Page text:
HPOU's president, Joe Gamaldi, was elected to FOP's leadership team, the Houston Chronicle reported recently. For many years, HPOU was affiliated with the Combined Law Enforcement Associations of Texas (CLEAT). Then, it briefly teamed up in a sort of coalition with the Dallas police union and the Texas Municipal Police Association, CLEAT's biggest rival.

By bailing on TMPA and teaming up with FOP, Grits fears HPOU may have launched a race to the bottom. FOP is well known for backing firebrands and demagogues, and Gamaldi was already a shoot-from-the-lip kind of guy.

Grits read: Expect more outlandish statements and demagoguery from Joe Gamaldi, and expect the CLEAT and TMPA-affiliated unions to follow their lead and become more aggressive to try to match them. I hope I'm wrong, but this strikes me as unfortunate news.

Bexar County to give Narcan to addicts exiting jail, but many still won't call 911 for fear of felony arrest

Addicts leaving the county jail in San Antonio will now receive a dose of Narcan in case they overdose, the Express News reported. Overdoses are more common after incarceration because addicts may have lost some of their tolerance. That can cause people to overdose when they use the same amounts they used before. Funding for the program came from a federal grant.

Of course, folks can still be arrested for drug possession if they call 911 to report an overdose. A Bexar Sheriff's deputy told the paper that:
people shouldn’t be concerned about contacting authorities should a friend or family member overdose. 
“That’s the least of your worries at that point, ending up in jail,” he said. “You should be worried about surviving, or about leaving your child without a mother or father.”
That's easy to say, but it would mean more if Gov. Greg Abbott hadn't vetoed Good Samaritan legislation in 2015 that would have prevented 911-callers from being arrested for calling in an overdose.

In 2018, the Austin Statesman reported that, "similar laws in other states have resulted in as much as a 15 percent drop in opioid overdoses in the past five years, despite nationwide increases. The laws also do not appear to increase the number of drug users, the data shows."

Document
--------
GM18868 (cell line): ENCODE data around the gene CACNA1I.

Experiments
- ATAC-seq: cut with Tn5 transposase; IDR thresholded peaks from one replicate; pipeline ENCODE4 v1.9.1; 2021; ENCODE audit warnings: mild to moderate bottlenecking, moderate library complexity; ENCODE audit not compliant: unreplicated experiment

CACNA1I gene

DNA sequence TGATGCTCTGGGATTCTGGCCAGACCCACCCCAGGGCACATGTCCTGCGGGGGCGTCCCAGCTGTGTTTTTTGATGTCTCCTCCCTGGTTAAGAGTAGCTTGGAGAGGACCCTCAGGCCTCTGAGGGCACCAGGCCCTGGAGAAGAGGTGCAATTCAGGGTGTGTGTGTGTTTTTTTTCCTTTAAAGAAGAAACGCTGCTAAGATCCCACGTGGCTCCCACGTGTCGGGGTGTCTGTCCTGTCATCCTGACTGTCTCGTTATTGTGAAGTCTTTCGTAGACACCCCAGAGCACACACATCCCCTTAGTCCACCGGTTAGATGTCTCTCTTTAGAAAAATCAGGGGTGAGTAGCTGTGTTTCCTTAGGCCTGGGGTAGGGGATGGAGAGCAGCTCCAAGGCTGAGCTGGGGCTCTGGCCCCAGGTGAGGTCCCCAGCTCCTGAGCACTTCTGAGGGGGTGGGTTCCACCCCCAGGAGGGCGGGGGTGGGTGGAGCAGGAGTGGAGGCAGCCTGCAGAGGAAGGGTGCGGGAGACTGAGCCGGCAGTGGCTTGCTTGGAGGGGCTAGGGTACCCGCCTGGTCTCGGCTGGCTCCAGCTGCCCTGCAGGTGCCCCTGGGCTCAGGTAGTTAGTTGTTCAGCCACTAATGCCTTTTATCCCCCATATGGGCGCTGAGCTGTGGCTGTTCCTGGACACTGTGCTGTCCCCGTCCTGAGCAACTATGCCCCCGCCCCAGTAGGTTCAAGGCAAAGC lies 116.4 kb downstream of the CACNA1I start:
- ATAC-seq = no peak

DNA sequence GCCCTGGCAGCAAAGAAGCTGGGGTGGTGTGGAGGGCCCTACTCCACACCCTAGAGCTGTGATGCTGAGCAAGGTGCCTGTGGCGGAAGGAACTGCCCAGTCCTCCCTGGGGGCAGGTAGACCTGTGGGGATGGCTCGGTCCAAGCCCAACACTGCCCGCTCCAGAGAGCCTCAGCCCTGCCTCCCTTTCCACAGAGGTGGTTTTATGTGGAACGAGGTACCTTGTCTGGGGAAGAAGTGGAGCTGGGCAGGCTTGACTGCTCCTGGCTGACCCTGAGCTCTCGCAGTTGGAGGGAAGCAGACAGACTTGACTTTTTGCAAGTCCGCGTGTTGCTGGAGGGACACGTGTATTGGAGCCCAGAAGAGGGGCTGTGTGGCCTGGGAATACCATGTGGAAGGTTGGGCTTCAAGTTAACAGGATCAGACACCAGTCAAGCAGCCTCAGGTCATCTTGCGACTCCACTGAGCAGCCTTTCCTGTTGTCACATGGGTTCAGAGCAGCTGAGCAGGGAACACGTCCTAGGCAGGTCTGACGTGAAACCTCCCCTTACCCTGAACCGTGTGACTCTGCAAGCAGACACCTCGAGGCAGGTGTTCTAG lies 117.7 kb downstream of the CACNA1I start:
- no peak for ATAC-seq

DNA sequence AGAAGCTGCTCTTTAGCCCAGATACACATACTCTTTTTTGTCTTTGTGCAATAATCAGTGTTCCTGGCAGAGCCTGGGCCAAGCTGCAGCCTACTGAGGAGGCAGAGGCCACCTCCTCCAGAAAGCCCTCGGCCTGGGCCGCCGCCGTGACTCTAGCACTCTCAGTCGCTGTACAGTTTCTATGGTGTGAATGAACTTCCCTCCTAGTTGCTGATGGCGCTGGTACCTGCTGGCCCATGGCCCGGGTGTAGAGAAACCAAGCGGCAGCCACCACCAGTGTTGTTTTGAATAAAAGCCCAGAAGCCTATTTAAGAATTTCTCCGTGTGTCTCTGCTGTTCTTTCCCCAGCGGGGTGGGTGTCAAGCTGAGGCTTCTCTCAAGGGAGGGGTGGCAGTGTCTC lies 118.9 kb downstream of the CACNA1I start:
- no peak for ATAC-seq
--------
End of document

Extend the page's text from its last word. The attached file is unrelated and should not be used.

That's shaping up as one of the worst and most destructive vetoes of Abbott's tenure so far.

Tuesday, August 20, 2019

Austin should freeze police hiring until pension problem resolved

Since the local press has ignored the topic, let's delve a bit deeper into the pension crisis at the Austin Police Department. As Grits reported yesterday, an audit released in July found that the city will never cover its police pension liabilities at current contribution rates.

Bizarrely, in response to this news, some at city hall have claimed they need to hire MORE police officers with exorbitant pension promises so they can pay for the retiring officers. This argument fundamentally misunderstands how pensions work, imagining the fund as some sort of Ponzi scheme. It is not. Instead, employees and employers make contributions for each officer into a long-term investment fund. More officers, the greater the required contributions. Moreover, Austin officers contribute far less than the city. So every new officer increases the city's cost and liability substantially (they become 100% vested after just ten years).

The confusion perhaps is somewhat understandable. Social Security works that way: Money which people pay into Social Security today is directly used to cover benefits for current retirees. There's no long-term investment fund tied to individuals' contributions. Pension benefits, by contrast, are paid from the investment fund, not from current employee contributions.